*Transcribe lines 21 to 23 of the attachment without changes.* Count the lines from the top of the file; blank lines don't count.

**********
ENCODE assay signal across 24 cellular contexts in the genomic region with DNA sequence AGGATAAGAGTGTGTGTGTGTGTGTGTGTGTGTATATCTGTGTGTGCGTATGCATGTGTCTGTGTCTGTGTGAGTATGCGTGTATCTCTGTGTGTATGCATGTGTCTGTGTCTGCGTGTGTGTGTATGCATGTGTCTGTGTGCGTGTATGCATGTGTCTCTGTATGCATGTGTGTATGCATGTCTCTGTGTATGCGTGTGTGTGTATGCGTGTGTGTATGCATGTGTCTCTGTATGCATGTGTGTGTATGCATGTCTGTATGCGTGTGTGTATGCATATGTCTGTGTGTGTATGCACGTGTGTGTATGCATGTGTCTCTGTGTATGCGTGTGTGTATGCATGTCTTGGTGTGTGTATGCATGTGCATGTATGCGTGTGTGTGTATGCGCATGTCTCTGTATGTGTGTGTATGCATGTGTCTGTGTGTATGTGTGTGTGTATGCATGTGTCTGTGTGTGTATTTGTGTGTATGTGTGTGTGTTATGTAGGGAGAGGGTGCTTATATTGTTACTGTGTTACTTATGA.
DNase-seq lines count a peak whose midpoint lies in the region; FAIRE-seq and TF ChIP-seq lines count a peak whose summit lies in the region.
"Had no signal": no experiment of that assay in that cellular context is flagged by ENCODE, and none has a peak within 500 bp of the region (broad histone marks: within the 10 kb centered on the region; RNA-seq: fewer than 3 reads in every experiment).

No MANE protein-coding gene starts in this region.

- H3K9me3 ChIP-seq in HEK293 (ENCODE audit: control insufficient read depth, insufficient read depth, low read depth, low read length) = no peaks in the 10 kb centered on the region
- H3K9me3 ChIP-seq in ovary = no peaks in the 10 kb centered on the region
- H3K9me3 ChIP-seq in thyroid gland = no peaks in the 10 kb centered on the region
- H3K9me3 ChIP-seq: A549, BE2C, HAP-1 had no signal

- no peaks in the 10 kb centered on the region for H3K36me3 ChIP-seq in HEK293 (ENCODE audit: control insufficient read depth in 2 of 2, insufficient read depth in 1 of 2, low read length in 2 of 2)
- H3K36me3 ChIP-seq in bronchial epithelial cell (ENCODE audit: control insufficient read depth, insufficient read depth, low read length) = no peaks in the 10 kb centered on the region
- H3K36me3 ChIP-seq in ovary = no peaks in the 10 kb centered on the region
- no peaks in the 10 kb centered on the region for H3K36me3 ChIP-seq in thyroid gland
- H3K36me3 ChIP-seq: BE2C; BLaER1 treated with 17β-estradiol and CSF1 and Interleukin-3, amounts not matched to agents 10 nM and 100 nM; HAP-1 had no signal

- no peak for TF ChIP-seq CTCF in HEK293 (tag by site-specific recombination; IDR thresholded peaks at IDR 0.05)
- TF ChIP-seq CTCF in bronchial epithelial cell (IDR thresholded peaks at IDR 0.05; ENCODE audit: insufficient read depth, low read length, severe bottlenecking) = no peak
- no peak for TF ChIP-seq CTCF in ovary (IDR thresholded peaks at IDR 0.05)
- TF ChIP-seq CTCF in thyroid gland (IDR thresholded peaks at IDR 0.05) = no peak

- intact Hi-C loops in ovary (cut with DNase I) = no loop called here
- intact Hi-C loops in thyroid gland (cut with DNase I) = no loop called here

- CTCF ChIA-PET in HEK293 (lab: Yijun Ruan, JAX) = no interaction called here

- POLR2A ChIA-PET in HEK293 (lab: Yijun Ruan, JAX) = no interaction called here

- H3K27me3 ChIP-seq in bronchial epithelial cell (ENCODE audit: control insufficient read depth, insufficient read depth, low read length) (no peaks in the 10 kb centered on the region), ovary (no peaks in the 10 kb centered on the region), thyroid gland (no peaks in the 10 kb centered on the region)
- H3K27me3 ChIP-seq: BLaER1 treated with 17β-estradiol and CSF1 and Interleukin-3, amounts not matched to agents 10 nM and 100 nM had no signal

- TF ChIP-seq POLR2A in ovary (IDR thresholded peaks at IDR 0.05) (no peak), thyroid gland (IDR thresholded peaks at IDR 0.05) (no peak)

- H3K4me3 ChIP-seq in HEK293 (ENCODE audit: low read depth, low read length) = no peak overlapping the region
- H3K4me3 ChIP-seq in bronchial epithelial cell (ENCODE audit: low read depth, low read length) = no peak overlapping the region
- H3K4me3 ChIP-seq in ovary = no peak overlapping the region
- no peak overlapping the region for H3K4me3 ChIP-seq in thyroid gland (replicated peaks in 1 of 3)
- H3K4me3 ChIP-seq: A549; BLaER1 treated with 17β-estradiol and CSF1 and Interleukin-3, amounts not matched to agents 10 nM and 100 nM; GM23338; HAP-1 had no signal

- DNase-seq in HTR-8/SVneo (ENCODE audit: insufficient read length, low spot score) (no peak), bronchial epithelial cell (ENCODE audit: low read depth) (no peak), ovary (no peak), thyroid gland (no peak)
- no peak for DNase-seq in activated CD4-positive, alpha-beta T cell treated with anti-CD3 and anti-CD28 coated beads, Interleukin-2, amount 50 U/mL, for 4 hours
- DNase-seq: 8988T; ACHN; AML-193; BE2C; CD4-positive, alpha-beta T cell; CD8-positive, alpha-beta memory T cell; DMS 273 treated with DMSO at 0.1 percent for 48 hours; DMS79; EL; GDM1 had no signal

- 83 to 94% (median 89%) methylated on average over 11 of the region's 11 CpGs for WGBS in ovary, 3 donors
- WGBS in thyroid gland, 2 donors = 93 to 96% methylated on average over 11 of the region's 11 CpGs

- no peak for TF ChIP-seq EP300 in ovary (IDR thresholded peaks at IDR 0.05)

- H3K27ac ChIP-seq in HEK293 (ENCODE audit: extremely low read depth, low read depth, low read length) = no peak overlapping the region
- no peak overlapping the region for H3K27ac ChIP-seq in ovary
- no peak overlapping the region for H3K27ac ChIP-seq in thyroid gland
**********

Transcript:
- POLR2A ChIA-PET in HEK293 (lab: Yijun Ruan, JAX) = no interaction called here

- H3K27me3 ChIP-seq in bronchial epithelial cell (ENCODE audit: control insufficient read depth, insufficient read depth, low read length) (no peaks in the 10 kb centered on the region), ovary (no peaks in the 10 kb centered on the region), thyroid gland (no peaks in the 10 kb centered on the region)
- H3K27me3 ChIP-seq: BLaER1 treated with 17β-estradiol and CSF1 and Interleukin-3, amounts not matched to agents 10 nM and 100 nM had no signal